Under Florida and federal law, whether a legal dispute is subject to the requirement that the parties submit to arbitration (what courts refer to as the “arbitrability” of the dispute) depends on what the wording of the arbitration agreement itself states. The parties’ intent as to what issues are to be arbitrated is typically evident from the plain language of the arbitration provision and contract. Courts generally favor arbitration provisions and will try to resolve an ambiguity in the wording of an arbitration provision in favor of arbitration. Jackson v. Shakespeare Found., Inc., 108 So. 3d 587 (Fla. 2013). Courts therefore usually apply the broadest possible interpretation of an arbitration provision and contract to determine whether a dispute is subject to arbitration. Peter Mavrick is a business litigation attorney, practicing in Fort Lauderdale and Miami, who has extensive experience with arbitration proceedings and representing the interests of businesses and business owners.
Contracts containing arbitration clauses often limit the scope of “arbitrable issues” (i.e., the types of disputes encompassed in the arbitration provision) to those that are “related to” or “arise from” the contract. There are cases where courts analyzed the causes of action alleged in the complaint to determine whether the controversy at issue was arbitrable under the contract. For example, in Xerox Corp. v. Smartech Document Mgmt. Inc., 979 So.2d 957 (Fla. 3d DCA 2007), Miami’s Third District Court of Appeal held that the causes of action of defamation, intentional infliction of emotional distress, injunctive relief, respondeat superior (vicarious liability for agent’s actions), and intentional interference with an advantageous business relationship—constituted a “Covered Dispute” under the contract. The appellate court reasoned that each cause of action arose out of or was related to the parties’ relationship under the parties’ contract. In the case of BKD Twenty-One Mgmt. Co., Inc. v. Delsordo, 127 So.3d 527 (Fla. 4th DCA 2012), Florida’s Fourth District Court of Appeal determined that the arbitration provision in the subject lease agreement applied to the tenant’s action for negligence against the retirement facility. The appellate court in Delsordo based is decision on the court’s interpretation of the word “Establishment” used in the parties’ contract. The appellate court held that the negligence claims based on a trip and fall on the defendants’ premises arose out of or related to the defendants’ “Establishment.”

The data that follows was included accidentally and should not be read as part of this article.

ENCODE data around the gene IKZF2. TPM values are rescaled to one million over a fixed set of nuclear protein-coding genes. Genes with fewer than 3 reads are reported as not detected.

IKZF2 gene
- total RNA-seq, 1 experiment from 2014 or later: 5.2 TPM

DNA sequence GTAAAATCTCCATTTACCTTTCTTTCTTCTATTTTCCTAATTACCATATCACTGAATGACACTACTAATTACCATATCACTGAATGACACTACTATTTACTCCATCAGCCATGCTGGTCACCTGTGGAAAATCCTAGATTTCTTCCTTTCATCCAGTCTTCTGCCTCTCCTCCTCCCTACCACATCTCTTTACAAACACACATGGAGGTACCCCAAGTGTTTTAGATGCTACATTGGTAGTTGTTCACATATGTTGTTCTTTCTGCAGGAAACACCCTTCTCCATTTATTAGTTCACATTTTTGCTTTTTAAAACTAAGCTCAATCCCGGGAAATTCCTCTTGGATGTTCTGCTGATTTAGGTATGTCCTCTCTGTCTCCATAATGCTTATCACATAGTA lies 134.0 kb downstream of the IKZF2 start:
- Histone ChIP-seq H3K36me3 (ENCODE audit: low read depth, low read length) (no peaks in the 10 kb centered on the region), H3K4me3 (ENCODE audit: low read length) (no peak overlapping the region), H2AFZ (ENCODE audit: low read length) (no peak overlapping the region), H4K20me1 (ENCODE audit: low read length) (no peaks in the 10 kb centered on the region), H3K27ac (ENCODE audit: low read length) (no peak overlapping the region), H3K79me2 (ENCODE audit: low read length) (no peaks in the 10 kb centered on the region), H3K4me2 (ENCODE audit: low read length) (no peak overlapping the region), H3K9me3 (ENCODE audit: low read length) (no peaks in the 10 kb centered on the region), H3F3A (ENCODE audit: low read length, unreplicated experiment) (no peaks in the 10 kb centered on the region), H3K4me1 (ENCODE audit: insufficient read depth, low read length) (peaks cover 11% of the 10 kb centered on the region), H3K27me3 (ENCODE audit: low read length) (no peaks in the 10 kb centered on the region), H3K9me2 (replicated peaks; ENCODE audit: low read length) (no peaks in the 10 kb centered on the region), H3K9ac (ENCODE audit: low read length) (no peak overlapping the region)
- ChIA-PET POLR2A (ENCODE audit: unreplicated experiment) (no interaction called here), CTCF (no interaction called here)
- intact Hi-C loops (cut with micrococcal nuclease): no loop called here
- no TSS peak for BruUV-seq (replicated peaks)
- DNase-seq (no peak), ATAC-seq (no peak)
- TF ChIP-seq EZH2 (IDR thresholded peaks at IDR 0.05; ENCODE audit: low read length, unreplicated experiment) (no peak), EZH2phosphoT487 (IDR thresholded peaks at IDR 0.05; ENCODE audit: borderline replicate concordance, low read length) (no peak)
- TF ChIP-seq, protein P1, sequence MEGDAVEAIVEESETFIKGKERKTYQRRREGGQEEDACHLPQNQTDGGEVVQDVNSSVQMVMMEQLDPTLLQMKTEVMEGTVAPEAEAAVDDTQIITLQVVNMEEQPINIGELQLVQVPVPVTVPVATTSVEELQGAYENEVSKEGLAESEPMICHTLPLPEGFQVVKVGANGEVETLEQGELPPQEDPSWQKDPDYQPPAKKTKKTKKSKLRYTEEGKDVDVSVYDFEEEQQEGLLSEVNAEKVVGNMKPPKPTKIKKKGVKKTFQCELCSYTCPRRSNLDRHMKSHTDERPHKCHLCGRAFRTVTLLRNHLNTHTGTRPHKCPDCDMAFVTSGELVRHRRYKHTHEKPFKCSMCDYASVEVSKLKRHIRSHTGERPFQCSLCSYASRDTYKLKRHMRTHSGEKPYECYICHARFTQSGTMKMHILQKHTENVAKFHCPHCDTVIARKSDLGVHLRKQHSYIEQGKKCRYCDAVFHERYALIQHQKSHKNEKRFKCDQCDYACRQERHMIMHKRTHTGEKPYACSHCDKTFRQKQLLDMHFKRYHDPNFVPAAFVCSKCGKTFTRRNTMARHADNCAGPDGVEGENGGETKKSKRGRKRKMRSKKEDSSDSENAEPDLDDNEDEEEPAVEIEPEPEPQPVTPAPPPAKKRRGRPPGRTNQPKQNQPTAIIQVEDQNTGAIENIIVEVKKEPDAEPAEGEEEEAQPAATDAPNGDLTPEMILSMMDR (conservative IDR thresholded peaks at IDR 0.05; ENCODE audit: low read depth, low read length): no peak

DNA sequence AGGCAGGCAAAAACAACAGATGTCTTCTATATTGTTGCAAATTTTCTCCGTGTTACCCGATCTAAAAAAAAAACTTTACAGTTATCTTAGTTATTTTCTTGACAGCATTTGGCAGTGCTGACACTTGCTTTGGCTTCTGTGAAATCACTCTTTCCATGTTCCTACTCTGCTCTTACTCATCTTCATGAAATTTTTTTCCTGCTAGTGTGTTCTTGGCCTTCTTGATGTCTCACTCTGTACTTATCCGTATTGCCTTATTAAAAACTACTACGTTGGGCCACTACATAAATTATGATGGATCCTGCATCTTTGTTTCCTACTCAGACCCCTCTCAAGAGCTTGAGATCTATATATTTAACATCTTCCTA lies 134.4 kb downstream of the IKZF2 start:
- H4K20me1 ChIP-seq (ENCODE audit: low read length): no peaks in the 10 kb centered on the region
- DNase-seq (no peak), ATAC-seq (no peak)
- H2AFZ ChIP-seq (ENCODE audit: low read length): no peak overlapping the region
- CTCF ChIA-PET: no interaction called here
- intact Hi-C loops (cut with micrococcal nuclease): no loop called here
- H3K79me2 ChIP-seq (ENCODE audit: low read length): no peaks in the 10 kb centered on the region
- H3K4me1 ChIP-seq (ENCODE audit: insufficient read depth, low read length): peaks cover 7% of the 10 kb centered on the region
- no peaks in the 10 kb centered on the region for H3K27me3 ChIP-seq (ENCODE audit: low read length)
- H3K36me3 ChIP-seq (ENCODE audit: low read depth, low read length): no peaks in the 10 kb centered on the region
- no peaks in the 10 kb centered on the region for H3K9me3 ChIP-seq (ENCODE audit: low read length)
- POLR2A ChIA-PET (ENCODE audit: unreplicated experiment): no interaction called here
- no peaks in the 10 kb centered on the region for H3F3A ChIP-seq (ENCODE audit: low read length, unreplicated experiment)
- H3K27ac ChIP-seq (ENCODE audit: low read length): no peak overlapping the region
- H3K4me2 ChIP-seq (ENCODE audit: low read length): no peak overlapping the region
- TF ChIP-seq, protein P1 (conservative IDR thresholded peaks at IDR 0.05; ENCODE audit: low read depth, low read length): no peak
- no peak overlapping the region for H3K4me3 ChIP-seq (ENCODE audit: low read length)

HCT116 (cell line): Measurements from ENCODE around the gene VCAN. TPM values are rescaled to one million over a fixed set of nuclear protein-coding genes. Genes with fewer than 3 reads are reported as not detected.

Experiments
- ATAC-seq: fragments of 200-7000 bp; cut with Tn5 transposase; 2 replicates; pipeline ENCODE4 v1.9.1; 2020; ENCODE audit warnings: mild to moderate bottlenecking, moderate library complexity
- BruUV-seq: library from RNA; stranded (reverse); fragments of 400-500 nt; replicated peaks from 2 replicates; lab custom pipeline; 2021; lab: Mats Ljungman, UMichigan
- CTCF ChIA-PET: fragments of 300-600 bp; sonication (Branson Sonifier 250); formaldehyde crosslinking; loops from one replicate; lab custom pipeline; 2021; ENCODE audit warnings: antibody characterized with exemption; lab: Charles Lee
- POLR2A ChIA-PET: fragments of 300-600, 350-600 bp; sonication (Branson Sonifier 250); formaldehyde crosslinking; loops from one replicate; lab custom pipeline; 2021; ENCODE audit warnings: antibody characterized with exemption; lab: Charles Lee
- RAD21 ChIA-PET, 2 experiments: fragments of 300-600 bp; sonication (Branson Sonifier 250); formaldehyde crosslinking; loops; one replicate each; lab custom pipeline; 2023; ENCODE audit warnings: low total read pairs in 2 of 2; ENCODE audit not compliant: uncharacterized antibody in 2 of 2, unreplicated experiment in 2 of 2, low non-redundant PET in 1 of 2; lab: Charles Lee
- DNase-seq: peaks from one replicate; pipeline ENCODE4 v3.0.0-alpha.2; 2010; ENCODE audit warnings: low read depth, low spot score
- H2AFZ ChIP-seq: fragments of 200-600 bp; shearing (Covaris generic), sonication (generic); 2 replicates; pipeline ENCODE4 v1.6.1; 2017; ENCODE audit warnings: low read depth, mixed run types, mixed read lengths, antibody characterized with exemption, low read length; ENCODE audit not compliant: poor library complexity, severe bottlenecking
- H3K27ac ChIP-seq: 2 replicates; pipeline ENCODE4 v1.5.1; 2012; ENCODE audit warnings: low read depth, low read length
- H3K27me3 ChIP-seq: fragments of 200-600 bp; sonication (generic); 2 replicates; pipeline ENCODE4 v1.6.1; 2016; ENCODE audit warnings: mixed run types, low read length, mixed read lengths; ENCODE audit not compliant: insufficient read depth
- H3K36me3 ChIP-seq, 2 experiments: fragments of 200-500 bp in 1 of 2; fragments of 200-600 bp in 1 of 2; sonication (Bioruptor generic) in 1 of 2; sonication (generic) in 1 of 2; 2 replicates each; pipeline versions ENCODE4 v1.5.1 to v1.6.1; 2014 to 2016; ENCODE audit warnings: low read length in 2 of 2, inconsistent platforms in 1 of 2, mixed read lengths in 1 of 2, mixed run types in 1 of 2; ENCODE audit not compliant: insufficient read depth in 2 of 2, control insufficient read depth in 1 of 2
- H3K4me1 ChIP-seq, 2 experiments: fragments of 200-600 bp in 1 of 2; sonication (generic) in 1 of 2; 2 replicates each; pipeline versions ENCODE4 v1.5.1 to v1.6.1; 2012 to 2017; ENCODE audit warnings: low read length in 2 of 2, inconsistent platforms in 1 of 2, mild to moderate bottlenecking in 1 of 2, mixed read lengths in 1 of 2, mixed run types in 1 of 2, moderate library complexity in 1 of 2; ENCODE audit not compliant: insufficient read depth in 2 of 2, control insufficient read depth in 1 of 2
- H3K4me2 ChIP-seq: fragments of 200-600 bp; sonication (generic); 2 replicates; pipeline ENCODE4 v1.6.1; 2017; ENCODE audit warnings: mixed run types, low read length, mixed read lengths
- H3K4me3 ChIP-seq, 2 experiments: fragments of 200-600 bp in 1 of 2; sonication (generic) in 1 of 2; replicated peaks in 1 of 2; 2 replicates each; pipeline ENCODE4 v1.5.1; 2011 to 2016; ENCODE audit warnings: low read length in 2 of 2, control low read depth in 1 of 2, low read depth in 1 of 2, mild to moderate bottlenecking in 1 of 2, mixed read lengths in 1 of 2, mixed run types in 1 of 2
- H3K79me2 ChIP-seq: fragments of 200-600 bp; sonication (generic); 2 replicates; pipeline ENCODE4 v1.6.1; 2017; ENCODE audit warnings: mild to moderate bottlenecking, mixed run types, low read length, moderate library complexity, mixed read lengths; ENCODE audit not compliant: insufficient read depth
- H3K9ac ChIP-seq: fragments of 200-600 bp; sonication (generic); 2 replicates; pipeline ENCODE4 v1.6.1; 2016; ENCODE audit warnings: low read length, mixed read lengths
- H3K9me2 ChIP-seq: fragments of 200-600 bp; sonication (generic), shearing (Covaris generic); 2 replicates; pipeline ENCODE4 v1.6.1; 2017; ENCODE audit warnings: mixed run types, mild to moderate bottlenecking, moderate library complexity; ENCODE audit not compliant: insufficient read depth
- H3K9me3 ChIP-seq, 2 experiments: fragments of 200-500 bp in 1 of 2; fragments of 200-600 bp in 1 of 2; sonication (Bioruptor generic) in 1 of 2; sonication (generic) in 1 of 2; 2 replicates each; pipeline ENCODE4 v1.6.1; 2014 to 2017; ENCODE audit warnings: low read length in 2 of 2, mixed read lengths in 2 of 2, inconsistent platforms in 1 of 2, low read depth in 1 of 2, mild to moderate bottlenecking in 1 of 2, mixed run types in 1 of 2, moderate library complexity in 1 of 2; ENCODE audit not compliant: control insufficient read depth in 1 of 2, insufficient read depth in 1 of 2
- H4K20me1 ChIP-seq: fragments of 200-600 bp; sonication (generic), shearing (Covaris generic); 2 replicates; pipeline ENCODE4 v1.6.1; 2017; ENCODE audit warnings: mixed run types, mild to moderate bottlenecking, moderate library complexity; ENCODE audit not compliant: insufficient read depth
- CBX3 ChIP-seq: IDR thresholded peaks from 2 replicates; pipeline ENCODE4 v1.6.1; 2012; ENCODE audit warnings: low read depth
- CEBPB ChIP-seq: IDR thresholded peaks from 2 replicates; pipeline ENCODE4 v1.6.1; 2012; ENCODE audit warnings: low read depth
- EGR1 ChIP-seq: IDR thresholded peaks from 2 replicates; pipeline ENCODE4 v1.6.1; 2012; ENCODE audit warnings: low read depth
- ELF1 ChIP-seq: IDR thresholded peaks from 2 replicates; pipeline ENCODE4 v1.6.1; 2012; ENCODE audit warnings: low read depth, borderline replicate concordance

This type of analysis is unnecessary when an arbitration provision is so broad as to encompass all potential claims. For example, in the federal appellate decision Doe v. Princess Cruise Lines, Ltd., 657 F.3d 1204 (11th Cir. 2011), the United States Court of Appeals for the Eleventh Circuit considered a broadly worded contract stating that the parties’ dispute had to relate to, arise from, or be connected with employee’s crew agreement or the employment services that she performed for the cruise line. A broadly worded arbitration covenant will sweep most controversies between the parties into private arbitration.